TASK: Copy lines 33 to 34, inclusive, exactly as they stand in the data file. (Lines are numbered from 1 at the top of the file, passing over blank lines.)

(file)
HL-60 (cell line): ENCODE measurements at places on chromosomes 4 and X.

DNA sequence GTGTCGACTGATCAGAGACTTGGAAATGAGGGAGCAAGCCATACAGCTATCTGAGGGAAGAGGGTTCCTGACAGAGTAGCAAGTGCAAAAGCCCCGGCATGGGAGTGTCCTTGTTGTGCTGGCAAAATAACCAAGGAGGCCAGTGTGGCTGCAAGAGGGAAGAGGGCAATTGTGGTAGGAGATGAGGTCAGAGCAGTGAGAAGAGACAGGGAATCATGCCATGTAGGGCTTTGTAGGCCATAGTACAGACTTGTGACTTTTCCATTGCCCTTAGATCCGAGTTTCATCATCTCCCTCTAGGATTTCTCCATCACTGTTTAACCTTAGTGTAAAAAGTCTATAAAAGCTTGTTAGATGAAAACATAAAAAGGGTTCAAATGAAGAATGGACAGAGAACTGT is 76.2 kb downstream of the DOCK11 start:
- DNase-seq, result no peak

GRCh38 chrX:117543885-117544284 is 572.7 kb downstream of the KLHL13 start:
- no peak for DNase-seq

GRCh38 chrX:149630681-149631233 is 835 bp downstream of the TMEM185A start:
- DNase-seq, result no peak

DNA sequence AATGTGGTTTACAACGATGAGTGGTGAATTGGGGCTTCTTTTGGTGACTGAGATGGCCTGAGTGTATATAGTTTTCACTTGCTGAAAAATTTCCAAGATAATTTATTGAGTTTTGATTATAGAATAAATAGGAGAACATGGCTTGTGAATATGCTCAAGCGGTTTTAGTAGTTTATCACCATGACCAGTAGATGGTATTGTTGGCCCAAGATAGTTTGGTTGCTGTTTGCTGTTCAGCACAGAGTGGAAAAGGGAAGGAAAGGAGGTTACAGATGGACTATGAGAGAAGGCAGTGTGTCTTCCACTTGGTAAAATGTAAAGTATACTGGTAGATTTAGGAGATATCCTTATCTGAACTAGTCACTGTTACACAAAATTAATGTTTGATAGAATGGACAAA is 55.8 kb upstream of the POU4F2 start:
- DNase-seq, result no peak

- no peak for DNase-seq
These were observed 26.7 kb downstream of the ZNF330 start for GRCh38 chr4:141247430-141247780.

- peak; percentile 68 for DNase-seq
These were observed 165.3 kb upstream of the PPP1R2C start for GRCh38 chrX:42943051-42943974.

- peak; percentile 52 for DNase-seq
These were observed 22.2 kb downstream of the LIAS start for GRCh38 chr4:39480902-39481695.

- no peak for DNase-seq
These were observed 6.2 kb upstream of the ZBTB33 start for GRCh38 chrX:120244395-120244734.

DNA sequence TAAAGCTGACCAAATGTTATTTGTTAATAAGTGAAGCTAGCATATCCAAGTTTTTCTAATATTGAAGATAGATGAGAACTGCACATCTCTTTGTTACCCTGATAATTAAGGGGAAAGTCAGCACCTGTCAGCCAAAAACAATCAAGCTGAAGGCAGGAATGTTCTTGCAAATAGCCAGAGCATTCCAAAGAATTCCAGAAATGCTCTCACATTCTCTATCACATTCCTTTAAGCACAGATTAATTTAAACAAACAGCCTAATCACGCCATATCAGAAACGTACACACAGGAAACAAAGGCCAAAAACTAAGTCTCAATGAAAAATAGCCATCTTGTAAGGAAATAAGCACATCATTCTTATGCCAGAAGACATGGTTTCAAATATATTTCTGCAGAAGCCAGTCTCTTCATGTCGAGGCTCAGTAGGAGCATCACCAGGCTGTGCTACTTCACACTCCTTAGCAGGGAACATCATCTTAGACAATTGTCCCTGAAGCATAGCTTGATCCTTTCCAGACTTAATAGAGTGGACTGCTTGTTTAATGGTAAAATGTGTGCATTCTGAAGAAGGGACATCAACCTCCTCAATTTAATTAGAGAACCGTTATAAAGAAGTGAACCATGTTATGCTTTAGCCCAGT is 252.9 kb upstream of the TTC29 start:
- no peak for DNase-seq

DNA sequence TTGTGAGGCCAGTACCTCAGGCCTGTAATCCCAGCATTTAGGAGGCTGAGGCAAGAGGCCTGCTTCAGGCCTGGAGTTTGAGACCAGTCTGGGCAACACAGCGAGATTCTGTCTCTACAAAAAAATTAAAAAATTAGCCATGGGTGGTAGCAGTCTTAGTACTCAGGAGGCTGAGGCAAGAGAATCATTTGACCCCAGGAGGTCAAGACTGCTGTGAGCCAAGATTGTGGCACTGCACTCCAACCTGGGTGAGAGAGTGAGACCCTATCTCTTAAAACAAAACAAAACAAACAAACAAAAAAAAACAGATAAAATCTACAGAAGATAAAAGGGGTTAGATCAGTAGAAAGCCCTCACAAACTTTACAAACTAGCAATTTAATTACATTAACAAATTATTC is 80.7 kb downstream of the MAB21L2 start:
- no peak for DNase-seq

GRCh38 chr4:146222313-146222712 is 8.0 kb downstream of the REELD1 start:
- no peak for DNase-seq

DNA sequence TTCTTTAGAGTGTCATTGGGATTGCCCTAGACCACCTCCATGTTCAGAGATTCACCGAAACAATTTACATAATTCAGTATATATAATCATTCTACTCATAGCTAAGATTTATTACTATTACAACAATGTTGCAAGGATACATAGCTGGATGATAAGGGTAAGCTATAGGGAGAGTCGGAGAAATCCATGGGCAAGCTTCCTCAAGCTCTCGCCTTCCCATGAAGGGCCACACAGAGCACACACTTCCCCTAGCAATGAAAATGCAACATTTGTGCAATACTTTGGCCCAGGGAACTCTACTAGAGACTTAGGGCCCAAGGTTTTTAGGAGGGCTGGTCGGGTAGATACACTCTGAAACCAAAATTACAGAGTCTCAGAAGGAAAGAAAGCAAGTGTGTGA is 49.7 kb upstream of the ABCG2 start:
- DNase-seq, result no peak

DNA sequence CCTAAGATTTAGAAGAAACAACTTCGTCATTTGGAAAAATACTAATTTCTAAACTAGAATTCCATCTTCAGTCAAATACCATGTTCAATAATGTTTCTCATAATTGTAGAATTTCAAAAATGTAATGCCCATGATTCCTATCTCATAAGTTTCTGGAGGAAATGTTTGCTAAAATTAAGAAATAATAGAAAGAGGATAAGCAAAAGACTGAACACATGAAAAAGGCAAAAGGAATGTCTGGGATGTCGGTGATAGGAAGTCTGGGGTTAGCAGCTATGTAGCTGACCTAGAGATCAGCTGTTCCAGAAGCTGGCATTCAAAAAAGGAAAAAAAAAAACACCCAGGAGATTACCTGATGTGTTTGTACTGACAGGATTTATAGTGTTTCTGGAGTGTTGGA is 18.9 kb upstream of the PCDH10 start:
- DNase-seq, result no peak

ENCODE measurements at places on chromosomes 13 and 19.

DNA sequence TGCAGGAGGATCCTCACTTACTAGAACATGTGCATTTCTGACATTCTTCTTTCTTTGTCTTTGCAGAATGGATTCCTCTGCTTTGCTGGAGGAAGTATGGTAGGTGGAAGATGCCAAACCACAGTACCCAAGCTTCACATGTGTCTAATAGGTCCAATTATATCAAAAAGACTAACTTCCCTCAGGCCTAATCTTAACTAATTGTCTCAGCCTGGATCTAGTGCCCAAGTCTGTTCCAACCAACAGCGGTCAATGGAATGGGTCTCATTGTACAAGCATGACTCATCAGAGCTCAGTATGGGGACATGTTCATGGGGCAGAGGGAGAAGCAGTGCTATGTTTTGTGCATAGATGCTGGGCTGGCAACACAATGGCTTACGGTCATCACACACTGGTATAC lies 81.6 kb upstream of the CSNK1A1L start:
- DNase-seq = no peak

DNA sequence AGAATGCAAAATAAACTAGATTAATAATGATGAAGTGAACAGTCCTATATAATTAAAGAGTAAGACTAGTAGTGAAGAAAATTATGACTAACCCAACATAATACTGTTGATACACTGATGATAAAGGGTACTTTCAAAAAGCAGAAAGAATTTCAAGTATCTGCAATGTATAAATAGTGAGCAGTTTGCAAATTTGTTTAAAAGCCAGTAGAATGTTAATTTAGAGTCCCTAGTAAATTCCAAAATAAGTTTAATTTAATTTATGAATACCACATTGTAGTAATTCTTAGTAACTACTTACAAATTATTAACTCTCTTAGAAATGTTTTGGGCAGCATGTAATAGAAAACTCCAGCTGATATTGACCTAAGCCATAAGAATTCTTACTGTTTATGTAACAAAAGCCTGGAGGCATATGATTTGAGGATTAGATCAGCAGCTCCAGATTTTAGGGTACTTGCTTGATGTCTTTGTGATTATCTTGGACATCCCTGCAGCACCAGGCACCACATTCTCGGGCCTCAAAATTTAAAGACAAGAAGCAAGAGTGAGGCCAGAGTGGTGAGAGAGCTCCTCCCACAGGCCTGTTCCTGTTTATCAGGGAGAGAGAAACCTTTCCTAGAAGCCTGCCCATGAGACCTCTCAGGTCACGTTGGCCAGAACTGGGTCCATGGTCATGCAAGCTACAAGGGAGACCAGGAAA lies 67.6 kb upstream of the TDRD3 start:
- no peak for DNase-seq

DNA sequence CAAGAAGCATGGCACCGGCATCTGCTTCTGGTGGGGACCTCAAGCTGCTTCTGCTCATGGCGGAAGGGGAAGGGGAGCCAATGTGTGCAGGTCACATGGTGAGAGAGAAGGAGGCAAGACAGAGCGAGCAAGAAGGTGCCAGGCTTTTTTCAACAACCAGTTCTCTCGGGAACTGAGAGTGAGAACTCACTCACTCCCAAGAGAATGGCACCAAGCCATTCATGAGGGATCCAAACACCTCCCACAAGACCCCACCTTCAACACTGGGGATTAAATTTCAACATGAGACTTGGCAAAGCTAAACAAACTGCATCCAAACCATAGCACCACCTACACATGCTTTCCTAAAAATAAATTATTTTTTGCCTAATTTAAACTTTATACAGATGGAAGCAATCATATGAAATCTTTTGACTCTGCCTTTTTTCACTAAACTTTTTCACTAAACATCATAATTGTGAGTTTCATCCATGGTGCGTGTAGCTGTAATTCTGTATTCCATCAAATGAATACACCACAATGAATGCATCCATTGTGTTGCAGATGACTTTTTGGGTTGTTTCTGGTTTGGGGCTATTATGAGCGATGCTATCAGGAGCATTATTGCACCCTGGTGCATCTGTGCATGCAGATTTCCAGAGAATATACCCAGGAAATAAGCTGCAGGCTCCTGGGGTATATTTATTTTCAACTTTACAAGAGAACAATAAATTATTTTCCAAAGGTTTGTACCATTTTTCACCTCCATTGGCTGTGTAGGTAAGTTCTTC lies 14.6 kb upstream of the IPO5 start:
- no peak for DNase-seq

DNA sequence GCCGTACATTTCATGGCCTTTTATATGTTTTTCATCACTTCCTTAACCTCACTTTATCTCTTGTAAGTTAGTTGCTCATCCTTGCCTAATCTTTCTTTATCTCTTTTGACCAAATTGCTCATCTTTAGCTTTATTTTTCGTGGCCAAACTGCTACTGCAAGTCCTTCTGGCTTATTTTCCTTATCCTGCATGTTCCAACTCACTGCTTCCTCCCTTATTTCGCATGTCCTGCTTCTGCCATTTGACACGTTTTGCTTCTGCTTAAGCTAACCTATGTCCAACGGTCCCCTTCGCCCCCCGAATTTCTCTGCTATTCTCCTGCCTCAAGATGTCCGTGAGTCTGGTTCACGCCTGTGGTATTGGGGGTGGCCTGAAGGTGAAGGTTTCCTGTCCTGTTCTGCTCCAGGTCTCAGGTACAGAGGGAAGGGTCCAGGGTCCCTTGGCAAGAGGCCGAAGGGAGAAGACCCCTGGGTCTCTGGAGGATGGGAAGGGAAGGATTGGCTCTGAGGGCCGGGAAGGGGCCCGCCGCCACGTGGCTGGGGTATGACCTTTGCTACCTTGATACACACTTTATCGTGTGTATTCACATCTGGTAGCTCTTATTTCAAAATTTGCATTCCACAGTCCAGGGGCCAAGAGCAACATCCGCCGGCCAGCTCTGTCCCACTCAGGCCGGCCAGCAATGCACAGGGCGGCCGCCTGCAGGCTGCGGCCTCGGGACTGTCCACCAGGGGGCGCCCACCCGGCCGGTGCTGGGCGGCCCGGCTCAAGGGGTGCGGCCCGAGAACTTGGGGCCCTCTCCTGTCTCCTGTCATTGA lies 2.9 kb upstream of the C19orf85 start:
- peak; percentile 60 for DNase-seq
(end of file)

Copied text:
DNA sequence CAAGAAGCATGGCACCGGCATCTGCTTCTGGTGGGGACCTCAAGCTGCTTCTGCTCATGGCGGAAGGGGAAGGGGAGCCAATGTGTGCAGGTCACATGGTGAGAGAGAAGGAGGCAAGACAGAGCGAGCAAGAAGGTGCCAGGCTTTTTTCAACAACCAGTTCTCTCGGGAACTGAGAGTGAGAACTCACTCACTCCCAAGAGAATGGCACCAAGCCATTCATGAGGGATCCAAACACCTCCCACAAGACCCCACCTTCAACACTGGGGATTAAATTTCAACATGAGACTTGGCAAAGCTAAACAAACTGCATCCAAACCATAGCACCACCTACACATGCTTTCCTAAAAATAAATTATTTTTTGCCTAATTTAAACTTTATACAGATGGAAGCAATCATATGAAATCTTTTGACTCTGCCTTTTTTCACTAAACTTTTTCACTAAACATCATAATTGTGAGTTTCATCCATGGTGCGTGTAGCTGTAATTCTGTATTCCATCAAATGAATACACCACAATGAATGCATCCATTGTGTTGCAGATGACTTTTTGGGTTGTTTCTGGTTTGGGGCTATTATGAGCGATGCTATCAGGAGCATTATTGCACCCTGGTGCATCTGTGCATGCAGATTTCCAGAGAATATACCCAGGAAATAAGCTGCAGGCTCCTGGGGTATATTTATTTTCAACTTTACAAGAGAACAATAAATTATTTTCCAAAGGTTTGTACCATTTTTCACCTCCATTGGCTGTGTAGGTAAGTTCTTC lies 14.6 kb upstream of the IPO5 start:
- no peak for DNase-seq